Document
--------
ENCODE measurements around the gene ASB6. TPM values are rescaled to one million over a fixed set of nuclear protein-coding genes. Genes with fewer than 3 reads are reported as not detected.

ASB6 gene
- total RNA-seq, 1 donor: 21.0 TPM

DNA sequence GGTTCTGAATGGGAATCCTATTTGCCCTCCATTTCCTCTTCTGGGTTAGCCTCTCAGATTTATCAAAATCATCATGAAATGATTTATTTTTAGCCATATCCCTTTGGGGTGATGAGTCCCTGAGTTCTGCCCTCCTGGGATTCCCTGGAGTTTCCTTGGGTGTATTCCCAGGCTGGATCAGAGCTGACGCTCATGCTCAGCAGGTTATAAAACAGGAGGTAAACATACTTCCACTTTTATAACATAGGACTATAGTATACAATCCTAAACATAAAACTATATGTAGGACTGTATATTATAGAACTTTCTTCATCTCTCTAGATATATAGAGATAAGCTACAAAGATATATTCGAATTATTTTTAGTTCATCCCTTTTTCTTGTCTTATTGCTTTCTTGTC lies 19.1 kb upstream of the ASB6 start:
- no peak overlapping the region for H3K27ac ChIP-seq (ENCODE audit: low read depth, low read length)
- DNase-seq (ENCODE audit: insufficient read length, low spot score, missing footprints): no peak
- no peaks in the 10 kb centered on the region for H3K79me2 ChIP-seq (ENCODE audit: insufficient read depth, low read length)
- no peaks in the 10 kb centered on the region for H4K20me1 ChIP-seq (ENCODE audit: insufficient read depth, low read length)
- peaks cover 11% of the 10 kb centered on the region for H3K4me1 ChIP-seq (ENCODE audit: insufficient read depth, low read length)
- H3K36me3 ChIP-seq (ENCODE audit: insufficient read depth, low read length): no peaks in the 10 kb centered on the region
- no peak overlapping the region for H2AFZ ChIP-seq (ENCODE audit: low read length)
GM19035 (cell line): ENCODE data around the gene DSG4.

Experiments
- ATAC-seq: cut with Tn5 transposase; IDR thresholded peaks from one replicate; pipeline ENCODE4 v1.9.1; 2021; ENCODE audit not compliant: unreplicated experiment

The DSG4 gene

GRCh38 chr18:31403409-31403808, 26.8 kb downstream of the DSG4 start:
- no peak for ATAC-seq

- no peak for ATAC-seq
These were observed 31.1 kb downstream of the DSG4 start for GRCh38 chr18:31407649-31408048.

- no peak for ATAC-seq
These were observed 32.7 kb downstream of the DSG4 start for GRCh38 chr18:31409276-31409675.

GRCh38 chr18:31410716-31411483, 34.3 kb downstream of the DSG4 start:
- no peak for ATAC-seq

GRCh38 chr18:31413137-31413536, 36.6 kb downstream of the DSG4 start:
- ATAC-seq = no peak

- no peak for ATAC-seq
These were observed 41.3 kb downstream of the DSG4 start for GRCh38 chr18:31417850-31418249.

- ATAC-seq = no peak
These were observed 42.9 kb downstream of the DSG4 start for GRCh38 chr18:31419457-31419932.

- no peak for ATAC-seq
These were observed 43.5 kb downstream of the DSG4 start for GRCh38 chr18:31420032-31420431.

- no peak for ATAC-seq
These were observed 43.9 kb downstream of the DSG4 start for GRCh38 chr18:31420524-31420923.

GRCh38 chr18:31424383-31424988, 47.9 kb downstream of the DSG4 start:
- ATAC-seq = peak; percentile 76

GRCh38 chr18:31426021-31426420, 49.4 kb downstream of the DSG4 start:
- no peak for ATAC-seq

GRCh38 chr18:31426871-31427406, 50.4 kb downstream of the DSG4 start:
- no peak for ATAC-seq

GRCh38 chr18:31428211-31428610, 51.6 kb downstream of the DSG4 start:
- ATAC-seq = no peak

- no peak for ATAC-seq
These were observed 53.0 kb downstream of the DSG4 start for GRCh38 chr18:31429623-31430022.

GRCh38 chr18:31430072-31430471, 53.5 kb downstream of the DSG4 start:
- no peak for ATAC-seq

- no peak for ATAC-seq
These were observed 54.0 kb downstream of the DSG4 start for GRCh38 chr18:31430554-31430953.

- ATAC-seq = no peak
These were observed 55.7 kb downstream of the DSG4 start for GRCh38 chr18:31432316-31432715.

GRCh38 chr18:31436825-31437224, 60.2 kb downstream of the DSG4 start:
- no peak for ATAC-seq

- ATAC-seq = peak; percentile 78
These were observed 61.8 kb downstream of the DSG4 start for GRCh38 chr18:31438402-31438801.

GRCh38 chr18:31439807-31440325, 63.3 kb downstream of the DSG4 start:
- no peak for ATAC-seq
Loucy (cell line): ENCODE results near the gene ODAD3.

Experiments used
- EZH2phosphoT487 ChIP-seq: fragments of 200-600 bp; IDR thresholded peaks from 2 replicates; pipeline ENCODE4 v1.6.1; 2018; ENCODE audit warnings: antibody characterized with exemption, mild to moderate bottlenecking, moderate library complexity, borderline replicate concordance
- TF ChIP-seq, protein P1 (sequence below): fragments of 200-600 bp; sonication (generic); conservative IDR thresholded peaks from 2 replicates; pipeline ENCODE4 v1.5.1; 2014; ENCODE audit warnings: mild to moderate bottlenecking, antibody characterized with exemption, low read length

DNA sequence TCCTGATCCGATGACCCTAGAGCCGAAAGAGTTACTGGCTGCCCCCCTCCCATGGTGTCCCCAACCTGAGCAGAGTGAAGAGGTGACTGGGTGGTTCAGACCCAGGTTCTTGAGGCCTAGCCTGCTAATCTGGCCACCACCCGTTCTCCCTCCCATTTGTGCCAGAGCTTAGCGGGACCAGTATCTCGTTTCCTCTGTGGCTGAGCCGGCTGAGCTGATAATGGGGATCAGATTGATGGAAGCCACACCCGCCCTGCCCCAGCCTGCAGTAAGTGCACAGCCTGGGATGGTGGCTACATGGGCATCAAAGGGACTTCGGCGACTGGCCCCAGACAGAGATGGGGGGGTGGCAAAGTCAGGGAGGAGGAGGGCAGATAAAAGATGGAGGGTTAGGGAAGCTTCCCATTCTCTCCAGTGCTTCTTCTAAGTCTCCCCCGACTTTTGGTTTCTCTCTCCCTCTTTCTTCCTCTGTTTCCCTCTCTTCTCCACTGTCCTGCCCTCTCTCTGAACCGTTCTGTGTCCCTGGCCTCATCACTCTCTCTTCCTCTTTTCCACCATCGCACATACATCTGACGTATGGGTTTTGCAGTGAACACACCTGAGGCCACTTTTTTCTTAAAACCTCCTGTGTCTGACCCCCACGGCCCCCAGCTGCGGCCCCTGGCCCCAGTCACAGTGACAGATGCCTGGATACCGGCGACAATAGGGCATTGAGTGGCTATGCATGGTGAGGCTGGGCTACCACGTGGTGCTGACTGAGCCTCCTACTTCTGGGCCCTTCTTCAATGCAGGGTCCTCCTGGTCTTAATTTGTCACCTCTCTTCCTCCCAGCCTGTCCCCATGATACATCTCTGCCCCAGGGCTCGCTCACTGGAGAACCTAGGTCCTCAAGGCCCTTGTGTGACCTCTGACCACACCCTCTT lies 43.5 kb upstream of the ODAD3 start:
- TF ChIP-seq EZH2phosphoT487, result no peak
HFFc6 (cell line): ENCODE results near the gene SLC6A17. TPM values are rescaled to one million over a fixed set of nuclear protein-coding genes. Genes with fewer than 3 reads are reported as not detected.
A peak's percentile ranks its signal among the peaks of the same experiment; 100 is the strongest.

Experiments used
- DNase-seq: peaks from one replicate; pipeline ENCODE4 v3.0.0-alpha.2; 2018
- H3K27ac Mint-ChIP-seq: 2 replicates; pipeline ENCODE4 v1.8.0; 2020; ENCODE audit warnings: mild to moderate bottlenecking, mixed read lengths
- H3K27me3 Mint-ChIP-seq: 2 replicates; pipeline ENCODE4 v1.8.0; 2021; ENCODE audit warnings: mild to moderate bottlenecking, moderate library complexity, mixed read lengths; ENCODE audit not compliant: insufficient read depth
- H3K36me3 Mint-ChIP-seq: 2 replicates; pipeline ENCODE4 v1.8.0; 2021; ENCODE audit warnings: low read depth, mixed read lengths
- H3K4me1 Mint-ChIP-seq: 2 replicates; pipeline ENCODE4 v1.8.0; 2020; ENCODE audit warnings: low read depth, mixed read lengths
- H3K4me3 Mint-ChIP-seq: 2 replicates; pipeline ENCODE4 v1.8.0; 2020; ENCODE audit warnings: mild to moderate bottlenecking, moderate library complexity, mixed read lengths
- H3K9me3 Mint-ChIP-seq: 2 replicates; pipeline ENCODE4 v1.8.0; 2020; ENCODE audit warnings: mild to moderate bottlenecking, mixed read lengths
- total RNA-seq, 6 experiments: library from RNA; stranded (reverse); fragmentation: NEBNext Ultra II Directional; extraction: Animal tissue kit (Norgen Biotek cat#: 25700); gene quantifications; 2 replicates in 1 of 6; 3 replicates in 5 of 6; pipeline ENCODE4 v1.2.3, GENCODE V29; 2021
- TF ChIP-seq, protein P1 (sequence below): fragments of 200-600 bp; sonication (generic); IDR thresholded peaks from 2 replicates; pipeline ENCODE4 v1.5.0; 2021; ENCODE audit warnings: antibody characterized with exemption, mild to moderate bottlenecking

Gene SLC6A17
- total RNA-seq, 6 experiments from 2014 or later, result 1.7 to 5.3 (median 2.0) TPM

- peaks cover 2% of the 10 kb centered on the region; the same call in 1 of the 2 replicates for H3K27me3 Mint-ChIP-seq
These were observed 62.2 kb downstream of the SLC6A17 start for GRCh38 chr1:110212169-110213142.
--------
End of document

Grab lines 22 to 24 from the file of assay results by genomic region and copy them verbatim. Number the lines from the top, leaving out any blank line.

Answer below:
GRCh38 chr18:31410716-31411483, 34.3 kb downstream of the DSG4 start:
- no peak for ATAC-seq

GRCh38 chr18:31413137-31413536, 36.6 kb downstream of the DSG4 start: